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Romanov Princess, 94, Dies

Published: January 16, 2001 (Issue # 636)


VALLEY COTTAGE, New York - Princess Vera Constantinovna of Russia, the great-granddaughter of Emperor Nicholas I and the last member of the Romanov family to be born in Russia, has died at 94.

She died of natural causes Thursday in her private apartment at the Tolstoy Foundation in Valley Cottage, New York, said Catherine Larin, a foundation administrator. She had lived in New York since 1951 and worked for charitable organizations, such as the Tolstoy Foundation, Larin said. She was also a devoted member of the Russian Orthodox Church in Exile.

According to the Romanov Family Laws of Succession, the princess inherited the legitimate claim to the Russian throne after 1989 but never took advantage of it and viewed others' attempts to do so with skepticism.

The youngest of nine children by Grand Duke Constantine, known in Russian literature as the poet "K.R.," and Princess Elizabeth of Saxen-Altenburg, Vera Constantinovna escaped with her mother and one brother from the Bolshevik Revolution to Sweden in 1918, said Xenia Cheremeteff of the Tolstoy Foundation.

Five brothers were killed in World War I, while her three other brothers died in the so-called Alapayevsk Mine Shaft Massacre, Cheremeteff said. The Bolsheviks threw the men, together with Grand Duchess Elizabeth Fyodorovna, into a mine shaft and bombarded them with hand grenades. According to legend, they did not immediately die, and local peasants heard them singing hymns.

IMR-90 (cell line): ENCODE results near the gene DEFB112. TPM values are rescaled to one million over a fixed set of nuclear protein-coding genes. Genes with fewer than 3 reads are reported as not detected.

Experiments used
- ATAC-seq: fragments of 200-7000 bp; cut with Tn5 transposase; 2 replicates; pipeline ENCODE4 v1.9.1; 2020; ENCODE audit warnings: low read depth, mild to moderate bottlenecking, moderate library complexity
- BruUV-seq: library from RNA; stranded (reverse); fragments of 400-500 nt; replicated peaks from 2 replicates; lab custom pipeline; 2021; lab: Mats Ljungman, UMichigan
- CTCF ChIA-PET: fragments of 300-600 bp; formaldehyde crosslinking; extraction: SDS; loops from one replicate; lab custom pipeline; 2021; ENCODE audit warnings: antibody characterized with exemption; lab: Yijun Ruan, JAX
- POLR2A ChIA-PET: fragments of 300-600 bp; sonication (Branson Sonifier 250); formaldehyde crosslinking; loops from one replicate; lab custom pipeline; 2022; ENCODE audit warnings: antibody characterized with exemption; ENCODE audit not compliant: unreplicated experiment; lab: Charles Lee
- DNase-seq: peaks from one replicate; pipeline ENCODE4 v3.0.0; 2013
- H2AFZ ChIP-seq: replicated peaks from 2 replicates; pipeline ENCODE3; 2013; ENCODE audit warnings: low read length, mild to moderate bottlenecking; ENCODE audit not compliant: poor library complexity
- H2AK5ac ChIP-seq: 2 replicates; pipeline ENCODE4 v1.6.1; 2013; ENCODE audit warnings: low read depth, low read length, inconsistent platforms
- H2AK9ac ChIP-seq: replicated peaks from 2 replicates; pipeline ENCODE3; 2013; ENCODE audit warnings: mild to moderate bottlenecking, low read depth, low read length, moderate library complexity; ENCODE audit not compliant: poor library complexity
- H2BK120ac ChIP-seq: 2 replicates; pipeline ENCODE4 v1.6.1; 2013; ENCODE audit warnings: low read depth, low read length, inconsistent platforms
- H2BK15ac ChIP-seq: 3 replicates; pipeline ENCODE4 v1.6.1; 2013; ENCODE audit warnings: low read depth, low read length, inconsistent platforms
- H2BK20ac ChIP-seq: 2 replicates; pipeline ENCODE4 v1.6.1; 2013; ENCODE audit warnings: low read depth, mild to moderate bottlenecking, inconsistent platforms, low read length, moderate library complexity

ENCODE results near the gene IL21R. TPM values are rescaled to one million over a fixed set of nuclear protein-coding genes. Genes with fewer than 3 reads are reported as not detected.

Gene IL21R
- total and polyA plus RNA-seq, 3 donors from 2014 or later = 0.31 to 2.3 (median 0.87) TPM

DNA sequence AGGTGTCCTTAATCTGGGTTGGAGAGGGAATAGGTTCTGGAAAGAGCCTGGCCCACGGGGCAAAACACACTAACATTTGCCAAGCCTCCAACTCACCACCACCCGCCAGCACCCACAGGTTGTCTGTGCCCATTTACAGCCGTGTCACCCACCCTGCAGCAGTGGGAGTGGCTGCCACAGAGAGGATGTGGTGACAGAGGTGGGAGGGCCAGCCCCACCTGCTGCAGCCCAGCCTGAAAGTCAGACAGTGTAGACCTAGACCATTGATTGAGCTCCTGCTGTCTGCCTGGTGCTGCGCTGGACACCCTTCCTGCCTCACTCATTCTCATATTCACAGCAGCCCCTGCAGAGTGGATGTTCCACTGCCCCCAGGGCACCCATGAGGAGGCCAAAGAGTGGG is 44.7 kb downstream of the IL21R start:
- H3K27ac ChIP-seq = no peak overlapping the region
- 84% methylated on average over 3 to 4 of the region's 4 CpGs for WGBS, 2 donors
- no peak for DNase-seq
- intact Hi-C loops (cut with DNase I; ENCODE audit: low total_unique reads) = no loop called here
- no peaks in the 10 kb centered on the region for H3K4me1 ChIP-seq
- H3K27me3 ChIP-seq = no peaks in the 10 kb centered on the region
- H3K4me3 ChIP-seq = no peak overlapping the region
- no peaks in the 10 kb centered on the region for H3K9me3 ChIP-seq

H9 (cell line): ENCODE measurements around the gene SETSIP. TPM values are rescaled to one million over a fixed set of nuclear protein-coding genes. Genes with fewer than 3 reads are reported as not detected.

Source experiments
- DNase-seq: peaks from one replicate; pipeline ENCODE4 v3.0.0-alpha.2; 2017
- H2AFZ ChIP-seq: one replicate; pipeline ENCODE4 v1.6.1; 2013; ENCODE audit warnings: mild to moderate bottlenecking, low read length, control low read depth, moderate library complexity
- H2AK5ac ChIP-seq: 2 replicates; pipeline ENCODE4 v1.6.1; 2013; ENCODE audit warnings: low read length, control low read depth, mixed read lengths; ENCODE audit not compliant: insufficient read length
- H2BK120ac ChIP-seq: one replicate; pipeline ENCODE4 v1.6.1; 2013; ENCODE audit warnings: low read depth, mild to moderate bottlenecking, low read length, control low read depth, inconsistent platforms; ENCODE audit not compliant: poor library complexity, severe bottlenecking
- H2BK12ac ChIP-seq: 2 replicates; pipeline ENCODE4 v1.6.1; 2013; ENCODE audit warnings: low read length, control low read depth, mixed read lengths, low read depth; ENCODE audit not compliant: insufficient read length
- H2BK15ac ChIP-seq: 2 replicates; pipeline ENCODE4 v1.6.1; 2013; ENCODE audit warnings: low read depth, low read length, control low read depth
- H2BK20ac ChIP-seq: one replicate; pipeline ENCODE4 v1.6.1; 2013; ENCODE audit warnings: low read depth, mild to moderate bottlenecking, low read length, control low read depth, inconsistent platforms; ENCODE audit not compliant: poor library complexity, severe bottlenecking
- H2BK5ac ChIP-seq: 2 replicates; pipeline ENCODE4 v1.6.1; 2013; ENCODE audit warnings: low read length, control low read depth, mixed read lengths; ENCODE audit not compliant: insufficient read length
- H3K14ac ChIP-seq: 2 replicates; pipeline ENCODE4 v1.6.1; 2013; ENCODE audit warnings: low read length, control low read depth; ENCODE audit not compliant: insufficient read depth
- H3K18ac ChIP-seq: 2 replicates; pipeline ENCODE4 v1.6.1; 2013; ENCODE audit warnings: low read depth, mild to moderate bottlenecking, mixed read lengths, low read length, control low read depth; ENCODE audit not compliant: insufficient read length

From 1918, Vera was a stateless refugee. She never took foreign citizenship and never married, Cheremeteff said. Vera Constantinovna will be buried Monday in the Russian Orthodox Cemetery of Novo-Diveyevo in Spring Valley, New York.





 


ALL ABOUT TOWN

Friday, Jan. 30



The Lermontov Central Library, 19 Liteyny Prospekt, will screen 'Almost Famous’ in English with Russian subtitles at 6:30 p.m. Cameron Crowe's Academy Award-winning comedy from 2000 stars Billy Crudup, Kate Hudson, and Patrick Fugit, and tells the story of a budding music journalist at Rolling Stone magazine in the 1970s. Admission is free.



Meet renowned Russian poet, journalist and writer Dmitry Bykov, famous for his biographies of Boris Pasternak, Bulat Okudzhava and Maxim Gorky, and winner of 2006 National Bestseller Award. Bykov will read old and new poems as well as answer questions about his works at the St. Petersburg Philharmonic, Main Hall, at 7 p.m. Tickets start at 1,000 rubles and are available at city ticket offices and the from the Philharmonic website www.philharmonia.spb.ru.



A retrospective of the films of Roman Polanski starts today at Loft-Project Etagi, 74 Ligovsky Prospekt, with a screening of ‘Repulsion’ at 7 p.m. and ‘Rosemary’s Baby’ at 9:15 p.m. The series runs through Feb. 4 and will include Polanski's eminently creepy ‘The Tenant,’ the cult comedy ‘The Fearless Vampire Killers’ and ‘Cul-de-sac’ among others. Tickets are 150-200 rubles and the complete schedule is available at www.vk.com/artpokaz/



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